The Government through the Ministry of Lands, Housing and Urban Development in partnership with Habitat for Humanity and other key sector partners in Uganda will this Thursday hold the 2nd Uganda National Housing symposium and World Habitat Day 2023 celebrations.
This is in line with the UN General Assembly resolution of 17th December 1985 which establishes the World Habitat Day with the aim of providing countries, communities and all stakeholders in the housing sector an opportunity to reflect on the state of human settlements and the basic human right to adequate shelter.
Uganda’s second National Housing symposium and World Habitat Day 2023 celebrations come at a time when the country is grappling with a challenge of housing deficit, indecent and unaffordable housing.
Currently, Uganda has a housing deficit of 2.4 million housing units which casts a shadow on the aspirations of countless Ugandans who yearn for a place to call their own.
The first National Housing Symposium was held in October 2022 and the stakeholders endorsed that a national level forum be jointly convened annually to bring all key actors together to address the escalating housing deficit.
The Minister of Lands, Housing and Urban Development, Judith Nabakooba says that due to skyrocketing housing deficit, indecent and unaffordable housing in the country, this year’s National Housing Symposium aims to provide a sector-wide platform for showcasing innovations that support access to descent, affordable and inclusive housing while also addressing affordability, habitability, tenure security through a collaborative arrangement with all the stakeholders.
“The symposium will provide a venue for showcasing and discussing innovative solutions to accessible, inclusive, affordable and descent housing; a platform for addressing cross-cutting problems such as gender and youth engagement in the housing sector; an environment for sharing best practices in delivering affordable housing to the majority of society; and a platform for establishing partnerships between the Government and the private sector as well as developing appropriate designs and technologies to address the housing shortage,” said Nabakooba.
She added: “The Government would like to use this occasion to argue all stakeholders to address the challenges facing affordable housing across all communities in the Country. All players in the Housing and Urban Development sector and the general public are argued to reflect on the housing delivery systems and plan better for the coming housing year.”
GOV’T Initiatives To Tackle Housing Deficit
The Ministry of Lands, Housing and Urban De has initiated a number of developments in the Lands, housing and urban development sectors, which include among others; implementation of the National Housing Policy, which provides a framework for housing development in the country to address housing shortage.
Implementation of the Condominium Act, 2001, which allows people to own and acquire security of tenure for their individual units in high- rise buildings/apartments thus promoting optimal use of land, increasing security of tenure and accesses to decent and affordable housing.
The Ministry of Lands, Housing and Urban Development with support from UN-Habitat is reviewing the National Slum Upgrading Strategy and Action plan of 2008 to align it with the sustainable urbanization and housing program.
Establishment of the National Urban Fora, which discusses urbanization and housing issues across the country.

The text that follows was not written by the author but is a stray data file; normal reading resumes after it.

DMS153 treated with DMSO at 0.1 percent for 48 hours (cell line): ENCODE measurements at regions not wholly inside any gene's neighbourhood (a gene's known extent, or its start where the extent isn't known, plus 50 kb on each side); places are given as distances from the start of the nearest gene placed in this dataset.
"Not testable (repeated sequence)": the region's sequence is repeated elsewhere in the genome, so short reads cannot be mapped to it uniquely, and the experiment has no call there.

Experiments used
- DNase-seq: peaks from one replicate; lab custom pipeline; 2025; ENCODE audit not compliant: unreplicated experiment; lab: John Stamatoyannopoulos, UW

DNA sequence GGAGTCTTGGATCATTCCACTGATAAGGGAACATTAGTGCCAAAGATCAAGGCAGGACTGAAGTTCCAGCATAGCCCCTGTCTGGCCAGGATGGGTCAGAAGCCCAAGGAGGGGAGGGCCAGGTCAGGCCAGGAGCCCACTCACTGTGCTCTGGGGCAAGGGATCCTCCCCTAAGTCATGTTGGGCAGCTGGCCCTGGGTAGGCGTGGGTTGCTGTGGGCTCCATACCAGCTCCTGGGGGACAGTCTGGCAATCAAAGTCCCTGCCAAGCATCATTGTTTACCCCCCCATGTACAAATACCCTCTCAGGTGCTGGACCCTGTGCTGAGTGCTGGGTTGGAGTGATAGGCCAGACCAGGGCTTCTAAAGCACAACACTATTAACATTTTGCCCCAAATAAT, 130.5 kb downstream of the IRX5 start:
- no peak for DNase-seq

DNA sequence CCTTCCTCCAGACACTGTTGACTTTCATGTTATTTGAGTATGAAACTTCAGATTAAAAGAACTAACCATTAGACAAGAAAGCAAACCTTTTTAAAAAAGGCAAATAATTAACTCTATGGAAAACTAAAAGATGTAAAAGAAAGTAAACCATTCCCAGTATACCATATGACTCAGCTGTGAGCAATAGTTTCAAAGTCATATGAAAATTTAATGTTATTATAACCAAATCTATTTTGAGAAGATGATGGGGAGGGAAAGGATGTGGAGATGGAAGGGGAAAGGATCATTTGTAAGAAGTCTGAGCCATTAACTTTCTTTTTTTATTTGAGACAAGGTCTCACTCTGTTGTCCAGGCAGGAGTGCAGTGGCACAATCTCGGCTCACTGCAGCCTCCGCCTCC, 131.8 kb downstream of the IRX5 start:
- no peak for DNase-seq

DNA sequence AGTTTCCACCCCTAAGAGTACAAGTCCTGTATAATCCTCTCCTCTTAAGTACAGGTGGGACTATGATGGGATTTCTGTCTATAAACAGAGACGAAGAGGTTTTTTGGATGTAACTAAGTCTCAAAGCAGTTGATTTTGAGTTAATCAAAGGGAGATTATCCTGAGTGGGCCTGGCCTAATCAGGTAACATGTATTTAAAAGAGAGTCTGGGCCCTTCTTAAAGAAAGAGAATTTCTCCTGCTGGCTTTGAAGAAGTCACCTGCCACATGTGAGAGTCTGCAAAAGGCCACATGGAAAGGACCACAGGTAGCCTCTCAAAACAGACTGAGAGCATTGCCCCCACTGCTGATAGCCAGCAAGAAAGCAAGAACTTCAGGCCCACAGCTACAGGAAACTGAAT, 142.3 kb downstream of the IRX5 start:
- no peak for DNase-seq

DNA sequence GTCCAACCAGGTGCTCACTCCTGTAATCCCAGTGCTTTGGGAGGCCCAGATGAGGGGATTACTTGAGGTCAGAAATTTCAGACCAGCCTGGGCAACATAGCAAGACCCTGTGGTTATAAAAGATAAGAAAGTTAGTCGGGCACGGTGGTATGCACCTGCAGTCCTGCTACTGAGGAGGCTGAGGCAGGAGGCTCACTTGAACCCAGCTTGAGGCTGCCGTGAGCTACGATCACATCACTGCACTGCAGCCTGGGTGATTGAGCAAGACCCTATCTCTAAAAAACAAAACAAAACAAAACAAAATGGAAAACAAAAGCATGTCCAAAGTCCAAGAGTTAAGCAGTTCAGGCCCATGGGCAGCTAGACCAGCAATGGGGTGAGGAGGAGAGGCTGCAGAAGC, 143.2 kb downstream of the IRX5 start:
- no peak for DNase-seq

Implementation of the Landlord and Tenants Act, 2022. The law harmonizes the housing relationships between Tenants and landlords.
Implementation of the Physical Planning Act, 2010 as amended, that declared the whole country a planning area, thus promoting organized and orderly human settlements.
Implementation of the National Land Policy, 2013, which provides a framework for the management and administration of Uganda’s land and land-based resources.
Implementation of the National Urban Policy, 2017, which provides a framework for the management of the urbanization process in the country.
Implementation of the Uganda Support to Municipal Infrastructure Development Program-Additional Financing (USMID-AF) in ten (10) Cities, twelve (12) Municipalities and eleven (11) refugee hosting Districts to strengthen institutional capacities of the Local Governments.
Can Uganda’s Housing Shortage Be Easily Solved?
A report titled, “The 2022 Housing Finance Yearbook: Uganda Profile,” released by the Centre for Affordable Housing Finance Africa in December last year, provides insights into the housing market in Uganda, including information on affordability, housing finance policies, housing deficit, housing demand and supply, initiatives, and property markets.
With respect to housing supply, the report reveals that Uganda’s high population growth rate coupled with a high urbanisation rate translates into a widening gap between the demand and supply of decent housing units.
The housing crisis in Uganda is a complex issue with no easy solutions. However, by taking a comprehensive approach that addresses the supply, demand, and financing dimensions of the problem, the government of Uganda can make significant progress in addressing this challenge.
It is also important to engage with all stakeholders, including private developers, financial institutions, and civil society organizations, to develop and implement effective solutions. The government should create a conducive environment for investment in the housing sector.
The government of Uganda should put focus on increasing the supply of affordable housing units by providing incentives to private developers to construct affordable housing units, and by investing in public housing projects.
The government can also improve access to housing finance by working with financial institutions to develop innovative mortgage products that are tailored to the needs of low-income borrowers.